Organised by the company ProbelteFito, the forum was held under the title ‘Moving towards sustainable agriculture for healthy food’ and as live streamed on video.
In a press release, ProbelteFito said the forum surveyed the current regulatory framework for use of phytosanitary products at both Spanish and European level. A comparison was made with the applicable legislation in other countries considered competitors in the fruit and vegetables market.

Much of the debate revolved around the information that reaches the consumer, which was considered sufficient but sometimes confusing, since Spain has tight control on the use of phytosanitary products this message does not always get through to consumers. “This adds to confusion in regard to organic products when the impression is given that that other foods are not healthy though in reality phytosanitary products, as expressed during the forum, are the “medicines of plants”.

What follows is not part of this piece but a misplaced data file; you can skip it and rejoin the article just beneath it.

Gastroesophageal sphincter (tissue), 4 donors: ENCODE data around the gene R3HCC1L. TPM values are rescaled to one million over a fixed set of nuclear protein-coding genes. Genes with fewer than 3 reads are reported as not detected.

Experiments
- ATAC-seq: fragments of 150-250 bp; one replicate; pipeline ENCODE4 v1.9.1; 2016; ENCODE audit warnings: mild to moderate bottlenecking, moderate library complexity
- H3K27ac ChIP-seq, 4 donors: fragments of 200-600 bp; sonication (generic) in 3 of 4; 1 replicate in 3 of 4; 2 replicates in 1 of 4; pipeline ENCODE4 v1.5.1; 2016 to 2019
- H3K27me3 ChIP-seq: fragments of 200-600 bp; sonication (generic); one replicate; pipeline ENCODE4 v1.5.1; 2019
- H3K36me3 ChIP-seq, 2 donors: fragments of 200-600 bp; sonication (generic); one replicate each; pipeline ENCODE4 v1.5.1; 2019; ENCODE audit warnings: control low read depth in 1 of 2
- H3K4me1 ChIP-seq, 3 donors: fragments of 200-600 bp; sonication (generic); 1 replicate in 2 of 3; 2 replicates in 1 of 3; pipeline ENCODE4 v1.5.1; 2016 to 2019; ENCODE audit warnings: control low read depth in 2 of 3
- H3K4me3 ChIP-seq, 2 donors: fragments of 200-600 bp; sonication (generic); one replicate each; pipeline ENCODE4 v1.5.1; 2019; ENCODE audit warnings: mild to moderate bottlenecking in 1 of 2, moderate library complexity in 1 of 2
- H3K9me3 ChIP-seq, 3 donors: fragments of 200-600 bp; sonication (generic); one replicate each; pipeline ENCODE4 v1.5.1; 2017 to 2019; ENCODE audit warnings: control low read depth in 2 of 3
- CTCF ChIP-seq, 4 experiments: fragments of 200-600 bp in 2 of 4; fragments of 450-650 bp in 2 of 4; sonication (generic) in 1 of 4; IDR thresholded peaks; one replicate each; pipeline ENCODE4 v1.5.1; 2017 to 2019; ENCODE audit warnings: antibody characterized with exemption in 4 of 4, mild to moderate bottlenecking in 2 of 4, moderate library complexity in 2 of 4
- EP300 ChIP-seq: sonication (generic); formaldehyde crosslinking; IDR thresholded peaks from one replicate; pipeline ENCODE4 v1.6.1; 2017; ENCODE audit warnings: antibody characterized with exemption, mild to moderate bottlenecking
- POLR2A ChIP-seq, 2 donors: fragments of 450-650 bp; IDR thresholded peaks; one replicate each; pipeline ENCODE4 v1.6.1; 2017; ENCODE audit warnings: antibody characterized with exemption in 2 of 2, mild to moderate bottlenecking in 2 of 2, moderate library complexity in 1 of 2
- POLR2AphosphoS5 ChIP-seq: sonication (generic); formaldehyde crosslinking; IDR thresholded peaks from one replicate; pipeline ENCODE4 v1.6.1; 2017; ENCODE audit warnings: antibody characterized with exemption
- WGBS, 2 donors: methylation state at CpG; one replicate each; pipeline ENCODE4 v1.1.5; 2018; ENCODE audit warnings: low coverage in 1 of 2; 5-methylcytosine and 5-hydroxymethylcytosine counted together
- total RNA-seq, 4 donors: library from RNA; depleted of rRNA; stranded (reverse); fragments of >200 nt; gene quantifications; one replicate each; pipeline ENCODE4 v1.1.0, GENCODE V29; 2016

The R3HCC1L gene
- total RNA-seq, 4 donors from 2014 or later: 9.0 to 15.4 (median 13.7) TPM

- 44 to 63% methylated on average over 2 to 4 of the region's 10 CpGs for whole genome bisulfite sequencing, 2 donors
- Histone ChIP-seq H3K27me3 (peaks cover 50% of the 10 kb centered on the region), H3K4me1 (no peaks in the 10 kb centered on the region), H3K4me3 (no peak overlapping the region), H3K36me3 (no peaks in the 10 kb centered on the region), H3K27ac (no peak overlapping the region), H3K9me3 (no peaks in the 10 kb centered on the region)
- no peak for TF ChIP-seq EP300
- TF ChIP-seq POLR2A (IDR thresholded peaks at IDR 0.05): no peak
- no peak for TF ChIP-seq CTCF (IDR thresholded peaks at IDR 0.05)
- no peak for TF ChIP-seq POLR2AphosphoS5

Moderated by food journalist Francisco Seva, the forum included participation from Francisco Jose Gonzalez, Abelardo Hernandez, Felipe Medina, Andrés Antonio Martinez and Joaquín Ignacio Martinez, and was closed by ProbelteFito president Jose Manuel Casanova.

With over 45 years of experience in the agrifood sector, Probelte is dedicated to the manufacture and marketing of phytosanitary products, including plant protection, fertiliser and related products.

For more information: www.foroprobelte.es

 

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Probelte forum on making agriculture more sustainable

Respect for the environment and food security are at the heart of a debate in Murcia, Spain, today (May 19), organised by the company Probelte Fito.

Respect for the environment and food security are at the heart of a debate in Murcia, Spain, today (May 19), organised by the company Probelte Fito.

Under the title ‘Moving towards sustainable agriculture for healthy food’ this public forum will also share news of innovation in the field of plant protection and see experts share the latest in biotechnology and the development of low risk products, all with the aim of promoting progress towards use of increasingly ecological and sustainable agricultural products.

Specific topics covered will include current challenges in the plant protection sector from the point of view of consumers, the regulatory framework, technical requirements and farmers’ needs.